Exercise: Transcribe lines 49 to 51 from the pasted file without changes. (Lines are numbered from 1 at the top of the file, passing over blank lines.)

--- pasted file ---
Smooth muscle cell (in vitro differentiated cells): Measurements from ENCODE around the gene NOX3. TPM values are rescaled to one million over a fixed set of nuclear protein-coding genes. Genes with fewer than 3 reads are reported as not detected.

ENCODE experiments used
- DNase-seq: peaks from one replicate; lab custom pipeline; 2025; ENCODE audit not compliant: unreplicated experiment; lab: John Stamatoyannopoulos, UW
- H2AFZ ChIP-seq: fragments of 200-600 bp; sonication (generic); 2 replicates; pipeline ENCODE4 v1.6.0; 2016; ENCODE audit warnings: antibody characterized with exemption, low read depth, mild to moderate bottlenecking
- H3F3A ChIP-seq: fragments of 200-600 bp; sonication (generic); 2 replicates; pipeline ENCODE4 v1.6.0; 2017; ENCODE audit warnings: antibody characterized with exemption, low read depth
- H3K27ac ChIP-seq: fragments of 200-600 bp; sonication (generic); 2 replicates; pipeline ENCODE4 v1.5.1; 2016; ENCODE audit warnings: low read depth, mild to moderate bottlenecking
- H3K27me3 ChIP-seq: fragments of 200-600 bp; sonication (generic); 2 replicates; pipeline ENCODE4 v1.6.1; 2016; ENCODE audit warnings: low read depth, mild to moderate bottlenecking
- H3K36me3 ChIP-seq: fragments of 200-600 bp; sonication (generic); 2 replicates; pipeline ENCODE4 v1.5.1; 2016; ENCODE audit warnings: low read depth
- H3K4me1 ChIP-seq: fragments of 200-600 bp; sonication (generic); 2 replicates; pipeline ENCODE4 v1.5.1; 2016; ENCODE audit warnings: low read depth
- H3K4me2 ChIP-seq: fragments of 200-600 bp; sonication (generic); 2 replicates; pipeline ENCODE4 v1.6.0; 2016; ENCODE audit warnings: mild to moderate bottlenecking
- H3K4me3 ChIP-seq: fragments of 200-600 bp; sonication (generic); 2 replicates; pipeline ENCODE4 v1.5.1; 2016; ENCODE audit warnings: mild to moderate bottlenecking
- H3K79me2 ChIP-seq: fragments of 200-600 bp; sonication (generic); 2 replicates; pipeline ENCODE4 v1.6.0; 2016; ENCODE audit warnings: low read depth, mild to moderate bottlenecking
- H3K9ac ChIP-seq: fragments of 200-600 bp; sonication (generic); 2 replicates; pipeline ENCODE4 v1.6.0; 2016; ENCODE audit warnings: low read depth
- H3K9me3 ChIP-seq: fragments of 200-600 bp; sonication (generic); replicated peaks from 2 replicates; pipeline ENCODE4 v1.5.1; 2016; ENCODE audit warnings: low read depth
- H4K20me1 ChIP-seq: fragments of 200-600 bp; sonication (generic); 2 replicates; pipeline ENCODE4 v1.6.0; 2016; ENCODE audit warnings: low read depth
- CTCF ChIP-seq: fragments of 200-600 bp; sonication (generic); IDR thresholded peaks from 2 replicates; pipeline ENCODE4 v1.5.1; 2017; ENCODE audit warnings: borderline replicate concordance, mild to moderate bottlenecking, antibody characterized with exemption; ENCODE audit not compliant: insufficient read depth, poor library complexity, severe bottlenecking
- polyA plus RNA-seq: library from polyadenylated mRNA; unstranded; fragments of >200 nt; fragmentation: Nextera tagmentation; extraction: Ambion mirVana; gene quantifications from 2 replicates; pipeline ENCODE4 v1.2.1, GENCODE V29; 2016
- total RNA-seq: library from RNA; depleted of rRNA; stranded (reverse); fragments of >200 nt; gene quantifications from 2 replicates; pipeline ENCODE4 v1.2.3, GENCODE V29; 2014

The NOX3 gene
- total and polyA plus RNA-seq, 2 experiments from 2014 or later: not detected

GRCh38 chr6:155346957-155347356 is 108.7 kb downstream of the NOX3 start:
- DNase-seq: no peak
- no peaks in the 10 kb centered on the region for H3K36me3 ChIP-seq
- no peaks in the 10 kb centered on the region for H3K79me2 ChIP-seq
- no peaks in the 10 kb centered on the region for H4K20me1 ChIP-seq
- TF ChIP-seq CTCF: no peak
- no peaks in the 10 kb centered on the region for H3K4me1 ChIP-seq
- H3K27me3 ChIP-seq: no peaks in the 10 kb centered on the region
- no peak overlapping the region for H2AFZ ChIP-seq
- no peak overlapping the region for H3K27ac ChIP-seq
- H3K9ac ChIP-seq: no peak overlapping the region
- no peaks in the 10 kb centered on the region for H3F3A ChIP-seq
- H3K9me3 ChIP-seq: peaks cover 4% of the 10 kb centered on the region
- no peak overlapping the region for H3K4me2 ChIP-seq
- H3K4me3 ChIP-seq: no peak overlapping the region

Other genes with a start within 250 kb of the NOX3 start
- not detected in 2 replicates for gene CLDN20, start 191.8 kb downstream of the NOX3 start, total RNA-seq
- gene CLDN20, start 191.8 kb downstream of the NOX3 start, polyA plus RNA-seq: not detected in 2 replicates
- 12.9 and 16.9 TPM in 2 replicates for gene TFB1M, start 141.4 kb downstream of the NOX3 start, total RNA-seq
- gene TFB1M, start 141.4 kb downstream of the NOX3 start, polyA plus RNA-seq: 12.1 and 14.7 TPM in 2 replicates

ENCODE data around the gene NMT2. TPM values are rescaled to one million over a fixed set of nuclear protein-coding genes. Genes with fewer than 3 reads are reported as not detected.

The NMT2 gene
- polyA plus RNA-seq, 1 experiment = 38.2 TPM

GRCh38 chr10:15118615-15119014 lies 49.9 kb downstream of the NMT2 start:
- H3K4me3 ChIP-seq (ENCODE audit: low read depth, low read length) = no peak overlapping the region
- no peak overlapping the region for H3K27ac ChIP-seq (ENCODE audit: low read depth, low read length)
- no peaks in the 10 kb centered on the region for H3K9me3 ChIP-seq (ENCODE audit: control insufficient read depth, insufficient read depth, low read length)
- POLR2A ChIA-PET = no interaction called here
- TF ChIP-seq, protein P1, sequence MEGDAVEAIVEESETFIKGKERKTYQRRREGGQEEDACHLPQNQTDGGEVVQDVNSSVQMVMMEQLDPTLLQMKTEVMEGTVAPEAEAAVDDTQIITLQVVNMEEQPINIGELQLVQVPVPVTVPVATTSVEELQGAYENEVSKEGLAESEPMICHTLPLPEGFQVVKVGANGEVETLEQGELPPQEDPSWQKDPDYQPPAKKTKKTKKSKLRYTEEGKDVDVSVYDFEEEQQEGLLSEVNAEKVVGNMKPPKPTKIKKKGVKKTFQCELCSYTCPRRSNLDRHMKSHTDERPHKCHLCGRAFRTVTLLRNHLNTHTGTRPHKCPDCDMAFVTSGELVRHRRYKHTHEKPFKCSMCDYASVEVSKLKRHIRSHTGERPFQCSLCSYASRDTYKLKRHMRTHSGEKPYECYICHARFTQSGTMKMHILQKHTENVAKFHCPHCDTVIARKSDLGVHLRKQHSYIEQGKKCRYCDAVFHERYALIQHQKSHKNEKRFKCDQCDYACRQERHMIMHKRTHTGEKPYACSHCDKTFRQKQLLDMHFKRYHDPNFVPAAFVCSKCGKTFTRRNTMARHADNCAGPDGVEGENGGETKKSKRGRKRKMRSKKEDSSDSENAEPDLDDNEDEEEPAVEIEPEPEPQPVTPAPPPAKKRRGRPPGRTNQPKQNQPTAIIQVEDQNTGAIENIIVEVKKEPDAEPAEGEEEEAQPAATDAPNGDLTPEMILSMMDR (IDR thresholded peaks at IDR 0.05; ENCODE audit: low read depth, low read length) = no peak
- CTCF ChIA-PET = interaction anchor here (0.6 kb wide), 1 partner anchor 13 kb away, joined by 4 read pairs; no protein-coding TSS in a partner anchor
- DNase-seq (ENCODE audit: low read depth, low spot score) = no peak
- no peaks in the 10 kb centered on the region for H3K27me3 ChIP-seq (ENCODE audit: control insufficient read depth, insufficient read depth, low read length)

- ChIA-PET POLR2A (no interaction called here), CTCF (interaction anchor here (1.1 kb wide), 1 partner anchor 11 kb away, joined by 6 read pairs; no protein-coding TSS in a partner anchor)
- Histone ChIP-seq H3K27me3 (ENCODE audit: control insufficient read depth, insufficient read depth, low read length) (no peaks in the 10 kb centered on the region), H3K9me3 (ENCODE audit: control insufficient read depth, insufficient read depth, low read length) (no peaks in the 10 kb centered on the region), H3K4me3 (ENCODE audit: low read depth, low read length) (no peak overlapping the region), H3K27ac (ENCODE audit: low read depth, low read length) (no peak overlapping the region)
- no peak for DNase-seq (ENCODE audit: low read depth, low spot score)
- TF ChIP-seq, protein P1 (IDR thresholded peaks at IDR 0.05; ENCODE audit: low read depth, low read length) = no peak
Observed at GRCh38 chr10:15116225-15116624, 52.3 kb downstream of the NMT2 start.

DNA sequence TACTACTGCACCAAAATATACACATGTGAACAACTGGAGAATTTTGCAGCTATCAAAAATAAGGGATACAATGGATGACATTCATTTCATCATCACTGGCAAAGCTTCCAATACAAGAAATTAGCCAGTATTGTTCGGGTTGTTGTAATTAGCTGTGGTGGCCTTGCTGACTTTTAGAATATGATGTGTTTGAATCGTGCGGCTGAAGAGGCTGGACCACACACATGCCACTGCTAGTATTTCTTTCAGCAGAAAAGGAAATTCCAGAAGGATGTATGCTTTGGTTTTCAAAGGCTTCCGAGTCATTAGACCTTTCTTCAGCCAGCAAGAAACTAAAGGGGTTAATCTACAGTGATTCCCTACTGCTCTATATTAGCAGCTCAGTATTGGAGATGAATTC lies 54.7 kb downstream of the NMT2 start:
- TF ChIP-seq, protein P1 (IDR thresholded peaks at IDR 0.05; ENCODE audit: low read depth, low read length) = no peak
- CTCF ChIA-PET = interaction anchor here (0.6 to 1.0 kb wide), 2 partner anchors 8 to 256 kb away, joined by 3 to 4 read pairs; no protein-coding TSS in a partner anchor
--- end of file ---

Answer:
- TF ChIP-seq, protein P1, sequence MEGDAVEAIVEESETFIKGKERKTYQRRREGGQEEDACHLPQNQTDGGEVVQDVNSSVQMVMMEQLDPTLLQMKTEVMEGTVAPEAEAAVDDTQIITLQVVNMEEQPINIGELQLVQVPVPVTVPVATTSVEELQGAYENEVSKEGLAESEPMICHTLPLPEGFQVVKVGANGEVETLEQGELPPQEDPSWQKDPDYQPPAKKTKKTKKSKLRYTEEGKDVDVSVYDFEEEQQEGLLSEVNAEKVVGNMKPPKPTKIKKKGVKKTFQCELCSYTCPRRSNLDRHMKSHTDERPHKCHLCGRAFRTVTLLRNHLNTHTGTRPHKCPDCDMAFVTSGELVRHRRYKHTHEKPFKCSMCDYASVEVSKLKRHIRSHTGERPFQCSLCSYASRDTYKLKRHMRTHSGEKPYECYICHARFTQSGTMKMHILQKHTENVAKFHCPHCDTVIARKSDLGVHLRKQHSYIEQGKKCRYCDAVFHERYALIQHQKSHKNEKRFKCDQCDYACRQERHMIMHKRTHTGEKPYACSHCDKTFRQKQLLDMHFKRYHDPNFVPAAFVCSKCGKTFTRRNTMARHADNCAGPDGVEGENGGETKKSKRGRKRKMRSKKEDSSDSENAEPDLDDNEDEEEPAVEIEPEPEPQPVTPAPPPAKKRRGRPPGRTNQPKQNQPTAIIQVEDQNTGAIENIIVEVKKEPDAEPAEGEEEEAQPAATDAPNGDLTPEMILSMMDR (IDR thresholded peaks at IDR 0.05; ENCODE audit: low read depth, low read length) = no peak
- CTCF ChIA-PET = interaction anchor here (0.6 kb wide), 1 partner anchor 13 kb away, joined by 4 read pairs; no protein-coding TSS in a partner anchor
- DNase-seq (ENCODE audit: low read depth, low spot score) = no peak